When out-of-hours teaching leaves staff out of pocket
Teachers offering out-of-hours classes to students in some parts of Scotland are paid twice as much as their counterparts elsewhere, a new survey suggests.
The Scottish Secondary Teachers' Association, which conducted the research, has called for teachers taking on extra duties outside school hours, such as revision classes or holiday tuition, to be paid at the same rate across Scotland.
At its annual congress last week, the SSTA passed a motion urging councils to revisit their policies on additional supported study, after its research uncovered massive discrepancies in the level of remuneration teachers receive.
Hourly rates of pay vary from pound;17 to pound;38, according to John Guidi, the union's district secretary in East Renfrewshire, who carried out the study. Meanwhile, in a number of local authorities teachers who lead sessions in their own time receive no additional pay.
"Some authorities do not offer any form of payment," Mr Guidi said. "In fact, they do not offer `supported study', but it seems that a small number of teachers offer their service for free."
With pupils and teachers getting to grips with new National qualifications, Mr Guidi said that out-of-hours classes were becoming increasingly common in schools.
"Teachers who offer supported study often say they don't do it for the money, they do it for the pupils," he said. "The position at present is that [some] authorities recognise the value of supported study and others don't. It's not fair and it's not equitable.
"I call on the Scottish Negotiating Committee for Teachers to review and implement a consistent and professional rate of pay for teachers undertaking supported study, considering the time spent with the pupils and the time required for preparation."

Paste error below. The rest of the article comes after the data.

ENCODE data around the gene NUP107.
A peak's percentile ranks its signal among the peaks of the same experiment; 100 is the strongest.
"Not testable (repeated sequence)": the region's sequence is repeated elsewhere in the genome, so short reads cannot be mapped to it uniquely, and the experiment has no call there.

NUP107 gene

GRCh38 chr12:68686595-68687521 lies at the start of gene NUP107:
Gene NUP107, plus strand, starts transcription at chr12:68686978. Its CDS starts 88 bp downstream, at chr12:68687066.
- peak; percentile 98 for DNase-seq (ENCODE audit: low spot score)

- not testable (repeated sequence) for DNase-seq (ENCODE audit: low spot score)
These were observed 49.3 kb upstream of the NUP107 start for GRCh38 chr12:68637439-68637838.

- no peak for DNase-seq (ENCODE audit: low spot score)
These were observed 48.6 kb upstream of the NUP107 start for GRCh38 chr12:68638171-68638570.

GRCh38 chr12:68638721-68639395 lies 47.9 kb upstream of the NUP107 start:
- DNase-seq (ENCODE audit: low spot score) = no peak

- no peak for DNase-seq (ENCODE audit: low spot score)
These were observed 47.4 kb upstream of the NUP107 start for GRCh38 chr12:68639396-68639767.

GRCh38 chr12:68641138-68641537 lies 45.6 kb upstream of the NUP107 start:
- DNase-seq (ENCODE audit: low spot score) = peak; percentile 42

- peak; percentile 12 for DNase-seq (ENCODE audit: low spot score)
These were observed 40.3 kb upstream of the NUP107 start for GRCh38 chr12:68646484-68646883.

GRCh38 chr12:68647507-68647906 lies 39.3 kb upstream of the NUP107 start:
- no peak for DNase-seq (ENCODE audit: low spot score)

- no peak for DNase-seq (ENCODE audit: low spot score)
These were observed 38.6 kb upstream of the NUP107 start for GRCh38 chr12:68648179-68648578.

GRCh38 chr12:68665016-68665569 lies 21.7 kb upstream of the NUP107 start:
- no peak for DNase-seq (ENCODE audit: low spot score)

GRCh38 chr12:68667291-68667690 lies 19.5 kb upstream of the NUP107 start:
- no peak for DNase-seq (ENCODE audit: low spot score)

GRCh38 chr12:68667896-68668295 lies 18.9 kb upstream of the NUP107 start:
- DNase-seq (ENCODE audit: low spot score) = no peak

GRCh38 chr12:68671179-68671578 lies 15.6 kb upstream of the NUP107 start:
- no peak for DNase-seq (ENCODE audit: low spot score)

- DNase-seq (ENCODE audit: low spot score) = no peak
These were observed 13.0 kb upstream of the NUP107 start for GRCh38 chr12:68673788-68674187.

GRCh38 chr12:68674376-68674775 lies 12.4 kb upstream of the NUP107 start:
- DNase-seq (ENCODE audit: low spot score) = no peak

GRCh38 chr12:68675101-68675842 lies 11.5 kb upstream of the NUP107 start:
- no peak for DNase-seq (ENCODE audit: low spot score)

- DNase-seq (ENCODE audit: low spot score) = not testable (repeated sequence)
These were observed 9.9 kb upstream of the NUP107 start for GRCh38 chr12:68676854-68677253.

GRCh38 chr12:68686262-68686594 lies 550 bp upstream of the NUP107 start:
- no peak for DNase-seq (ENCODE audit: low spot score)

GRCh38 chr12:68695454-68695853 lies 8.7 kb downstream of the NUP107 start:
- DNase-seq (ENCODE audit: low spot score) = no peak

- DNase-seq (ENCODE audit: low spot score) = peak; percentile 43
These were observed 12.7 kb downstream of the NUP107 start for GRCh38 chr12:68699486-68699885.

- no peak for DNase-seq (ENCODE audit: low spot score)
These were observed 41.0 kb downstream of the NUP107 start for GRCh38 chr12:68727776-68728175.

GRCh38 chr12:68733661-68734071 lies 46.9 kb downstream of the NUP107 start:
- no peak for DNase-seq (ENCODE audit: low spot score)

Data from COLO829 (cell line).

His concerns were echoed by SSTA colleague James Cowans, who argued that the demand for extra help "pulled on [teachers'] emotions and goodwill to make sure students achieve".
However, Peter Thorburn, the union's district secretary for Dundee, cautioned that although he agreed there was a need for consistent pay, any move by the union risked making extra work seem expected rather than voluntary.
Pay, conditions and workload dominated the agenda at the congress in Crieff, with concerns also raised over a potential retirement age of 68 for teachers.
Attracting high-quality recruits
In his first report as general secretary, Seamus Searson told members that teaching had to be made an attractive profession to "encourage the retention of high-quality teachers and recruit the highest-quality people into the profession".
"[Local authorities' body] Cosla and the government [need] to address the cuts in teachers' pay over the last few years, show a commitment and reward teachers for the work already done and the challenges ahead," he said. "This must mean a substantial increase in pay to retain and attract teachers."
Mr Searson also highlighted the threat to the national pay and conditions structure caused by four local authorities (Glasgow, South Lanarkshire, Renfrewshire and Aberdeen) choosing to leave Cosla.
A Cosla spokesman said levels of pay for teachers taking supported study sessions were determined by individual councils.
The body's president, David O'Neill, sympathised with the SSTA's concerns about local authorities leaving, which he said left teachers "in collective bargaining limbo". But he added that he hoped the authorities concerned would continue to honour national collective bargaining arrangements.